More than two-thirds of B.C. residents believe that road safety in school zones is worse when the kids are back in class.
Seventy-eight per cent of British Columbians have seen someone speeding in a school zone.
And four out of five drivers in this province think that drivers know the rules but break them anyway.
Those statistics come from a BCAA school zone road safety survey, and few of the numbers are surprising.
But another good question might be:
How many of those respondents admit to speeding in school zones themselves? The speed limit in school zones is 30 kilometres an hour. As all drivers know, this is very, very slow.
This posted speed limit in school zones is not in place to annoy or inconvenience drivers. The speed limit is that slow so drivers have the best possible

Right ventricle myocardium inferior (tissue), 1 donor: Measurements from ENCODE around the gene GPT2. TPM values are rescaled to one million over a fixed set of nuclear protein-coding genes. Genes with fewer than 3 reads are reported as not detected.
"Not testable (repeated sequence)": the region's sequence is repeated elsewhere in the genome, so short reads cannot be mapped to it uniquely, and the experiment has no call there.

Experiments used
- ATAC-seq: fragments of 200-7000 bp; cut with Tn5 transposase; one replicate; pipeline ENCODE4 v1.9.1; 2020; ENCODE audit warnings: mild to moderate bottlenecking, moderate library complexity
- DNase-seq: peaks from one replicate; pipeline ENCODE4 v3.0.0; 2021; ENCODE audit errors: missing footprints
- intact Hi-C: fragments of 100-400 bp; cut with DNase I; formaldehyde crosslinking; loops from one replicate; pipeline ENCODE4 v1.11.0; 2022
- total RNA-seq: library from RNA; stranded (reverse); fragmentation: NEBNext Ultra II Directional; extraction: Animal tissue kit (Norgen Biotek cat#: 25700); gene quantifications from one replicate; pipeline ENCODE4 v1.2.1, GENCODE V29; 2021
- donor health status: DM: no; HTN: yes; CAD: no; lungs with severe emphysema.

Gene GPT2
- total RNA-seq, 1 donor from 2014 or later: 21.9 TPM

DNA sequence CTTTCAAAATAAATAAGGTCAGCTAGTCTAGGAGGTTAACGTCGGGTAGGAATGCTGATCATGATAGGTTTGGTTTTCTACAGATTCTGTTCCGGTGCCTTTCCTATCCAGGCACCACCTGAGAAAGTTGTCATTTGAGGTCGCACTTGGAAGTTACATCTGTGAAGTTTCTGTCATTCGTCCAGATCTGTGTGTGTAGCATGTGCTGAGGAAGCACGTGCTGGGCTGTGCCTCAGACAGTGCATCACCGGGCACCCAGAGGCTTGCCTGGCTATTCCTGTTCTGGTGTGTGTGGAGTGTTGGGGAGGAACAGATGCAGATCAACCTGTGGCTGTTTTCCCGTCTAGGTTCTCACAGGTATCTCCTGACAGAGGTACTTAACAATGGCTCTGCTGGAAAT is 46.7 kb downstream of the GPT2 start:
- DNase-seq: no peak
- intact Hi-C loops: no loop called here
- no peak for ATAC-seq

chance of being able to stop very quickly in the unfortunate circumstance that a child (or a parent, for that matter) darts off the sidewalk or out from behind a
School started last week, which means for the next 10 months, not only will the streets of Burnaby be full of parents driving kids to school, the roads will be crawling with kids walking, running, cycling, skateboarding, scootering and otherwise moving around.
School zones are small, and the reduction in speed will do virtually nothing to hinder drivers getting on with their days. Despite this, the statistics suggest that many of you are speeding through school zones.
Far too often we, as media, have to report on a tragic accident where a child darted out in front of a car only to leave a mourning family in the wake.
It will serve as no consolation to you if the child you just hit was in the wrong - that he jumped out from between two parked cars.
It will not put your mind at ease that the child you just hit was nowhere near a crosswalk, or was clearly texting while he walked and paid no attention to the road in front of him.
Please, just slow down.
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